Digital learning is easily the most dramatic change to sweep higher education in more than a century. Colleges are under pressure to expand their online program offerings to meet the rising demand for distance learning options across the country. Learners can choose to take individual courses online, or to pursue a formal certificate or degree program. In fact, 63% of the students responding to our survey were working towards a degree, with the majority of them working towards a four-year bachelor's degree. The rest were enrolled in online classes for personal learning and growth rather than college credit.
The University of Nebraska at Kearney offers an online Bachelor of Arts in Education- Early Childhood Inclusive. The degree is designed for adults who work as in-service teachers, in HeadStart programs and similar settings. Admission requires a diploma and ACT/ SAT scores or the GED for freshmen, and transfer students should have a minimum GPA of 2.0. Two specializations are available: Birth through Kindergarten and Age 3 to Grade 3. The Inclusive teaching certificate allows teaching birth to age 5 in Special Ed, and birth to age 8 in standard teaching programs. Program courses include Typical/ Atypical Growth and Development, Phonics and Word Study, and Math, Science and Social Studies for Children 3-8. Online tuition is $422 per credit for nonresidents.
Kennesaw State University offers several online undergraduate programs for business majors. These include bachelor's degrees in information security and assurance, marketing, manufacturing operations, and supply chain logistics. Other options include online degrees in cybersecurity, information technology, and five social sciences fields. Online graduate students at Kennesaw State can choose from 19 master's pathways and two doctoral degrees, most of which concentrate in business and/or technology. The school offers many of its online programs as on-campus degrees and/or in hybrid formats.
For each of the 102 college majors, compensation research firm PayScale provided median annual salaries for entry-level workers (with five years or less of work experience) and mid-career employees (with at least 10 years of experience). PayScale also provided “high job meaning” scores, which indicate the percentage of workers with each college major who say their work makes the world a better place. Workforce research firm Burning Glass Technologies supplied the number of online job postings listed between the third quarter of 2017 and the second quarter of 2018 that were seeking applicants with each of the 102 college majors. Projected 10-year growth rates from 2017 to 2027 for related occupations came from Emsi, a labor-market research firm owned by Strada Education. Emsi collects data from dozens of federal, state and private sources, including the U.S. Bureau of Labor Statistics. In finalizing our rankings, we combined some similar majors to avoid redundancy.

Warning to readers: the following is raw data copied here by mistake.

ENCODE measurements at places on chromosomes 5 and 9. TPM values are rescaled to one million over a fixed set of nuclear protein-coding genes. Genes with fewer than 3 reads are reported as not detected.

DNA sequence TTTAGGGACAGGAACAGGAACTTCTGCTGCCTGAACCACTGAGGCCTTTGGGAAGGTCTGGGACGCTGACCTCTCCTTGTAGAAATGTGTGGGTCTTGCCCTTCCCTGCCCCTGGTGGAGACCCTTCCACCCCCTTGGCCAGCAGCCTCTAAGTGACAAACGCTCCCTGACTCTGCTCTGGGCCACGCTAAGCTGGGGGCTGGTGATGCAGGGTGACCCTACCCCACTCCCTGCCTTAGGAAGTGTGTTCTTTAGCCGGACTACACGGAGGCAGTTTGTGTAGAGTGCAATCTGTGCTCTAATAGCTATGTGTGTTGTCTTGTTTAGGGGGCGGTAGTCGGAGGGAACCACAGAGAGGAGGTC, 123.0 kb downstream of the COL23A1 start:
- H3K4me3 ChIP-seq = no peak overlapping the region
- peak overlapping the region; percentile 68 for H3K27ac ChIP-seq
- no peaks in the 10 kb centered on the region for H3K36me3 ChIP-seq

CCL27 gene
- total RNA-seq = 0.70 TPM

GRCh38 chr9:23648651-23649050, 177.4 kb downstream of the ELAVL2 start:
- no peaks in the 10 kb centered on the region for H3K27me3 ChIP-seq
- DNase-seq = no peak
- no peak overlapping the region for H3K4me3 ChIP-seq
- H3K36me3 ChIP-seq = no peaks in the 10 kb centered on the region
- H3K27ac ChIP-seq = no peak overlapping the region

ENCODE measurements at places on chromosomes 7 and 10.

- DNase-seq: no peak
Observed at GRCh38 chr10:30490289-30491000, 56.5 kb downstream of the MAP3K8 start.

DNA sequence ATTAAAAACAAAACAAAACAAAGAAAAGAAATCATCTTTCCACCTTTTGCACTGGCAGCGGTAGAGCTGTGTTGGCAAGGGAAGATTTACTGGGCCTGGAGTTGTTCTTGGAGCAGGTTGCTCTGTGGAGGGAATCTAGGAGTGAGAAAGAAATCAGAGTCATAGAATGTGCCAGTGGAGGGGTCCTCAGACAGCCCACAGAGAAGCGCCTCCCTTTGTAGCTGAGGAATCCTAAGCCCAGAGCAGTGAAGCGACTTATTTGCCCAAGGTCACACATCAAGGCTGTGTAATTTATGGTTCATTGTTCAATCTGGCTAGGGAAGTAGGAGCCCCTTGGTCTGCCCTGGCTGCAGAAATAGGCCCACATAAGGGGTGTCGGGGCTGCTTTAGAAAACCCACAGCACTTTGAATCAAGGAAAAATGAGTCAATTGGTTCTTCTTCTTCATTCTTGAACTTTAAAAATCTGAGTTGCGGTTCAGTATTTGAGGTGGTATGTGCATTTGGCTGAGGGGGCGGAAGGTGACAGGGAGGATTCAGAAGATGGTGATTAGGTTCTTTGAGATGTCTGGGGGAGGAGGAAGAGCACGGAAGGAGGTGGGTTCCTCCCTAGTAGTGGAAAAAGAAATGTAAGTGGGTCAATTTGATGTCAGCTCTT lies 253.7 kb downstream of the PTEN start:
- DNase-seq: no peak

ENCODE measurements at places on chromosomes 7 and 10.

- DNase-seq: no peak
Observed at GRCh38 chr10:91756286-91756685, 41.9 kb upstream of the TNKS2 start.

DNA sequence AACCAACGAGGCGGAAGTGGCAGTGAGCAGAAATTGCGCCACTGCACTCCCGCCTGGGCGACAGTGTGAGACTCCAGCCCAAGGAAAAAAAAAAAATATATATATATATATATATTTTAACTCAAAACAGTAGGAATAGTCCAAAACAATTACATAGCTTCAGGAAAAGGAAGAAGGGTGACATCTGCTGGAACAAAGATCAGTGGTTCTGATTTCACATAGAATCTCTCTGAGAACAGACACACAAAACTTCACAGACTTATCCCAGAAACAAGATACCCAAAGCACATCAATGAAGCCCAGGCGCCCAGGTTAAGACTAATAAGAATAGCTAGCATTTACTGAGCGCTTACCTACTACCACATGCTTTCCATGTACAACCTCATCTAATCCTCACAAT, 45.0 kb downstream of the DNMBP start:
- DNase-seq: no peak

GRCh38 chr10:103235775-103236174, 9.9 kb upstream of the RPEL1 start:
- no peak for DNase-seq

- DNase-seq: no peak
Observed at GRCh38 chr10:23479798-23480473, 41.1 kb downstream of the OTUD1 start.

Due to its commitment to superior educational standards and an annual price of $22,128, Oregon State University is an excellent value for your money. This school understands how to work with the specific requirements of international students; 8.6% of its undergraduate population is from other countries. Go on a virtual tour to explore Oregon State.

Principals must also complete a principal preparation program or internship to develop their leadership skills and their knowledge of how to improve students' educational experiences. Other requirements often include passing an exam to demonstrate basic reading, writing, and math skills; passing a state-based educator standards exam; and submitting to a criminal background check. Some states have different levels of principal certification, starting with an initial "residency certificate" and advancing to a "professional certificate" after two years of experience as an employed administrator. Some states break down their certifications even further for elementary vs. secondary school principals, while other states have the same requirements for both academic levels.
Find mentors. Going through something yourself is often the best way to learn, but that doesn’t mean you have to re-invent the wheel entirely and can’t get guidance. Many of the world’s most successful people — from businessmen to politicians to writers to musicians — found a mentor early on who represented an ideal that they wanted to become and took a fervent interest in them.

For us onlooking or partaking upperclassmen, that feeling isn’t too distant. As a freshman, the sense of being lost in a big new world was exciting, but at the same time I treasured every bit of advice I could get. And there are still many things I wish I would have known then. Now that I’m a few years older, I thought I’d share some thoughts. More importantly, I went around and asked some of the most accomplished Penn students for what recommendations they’d give to freshmen.
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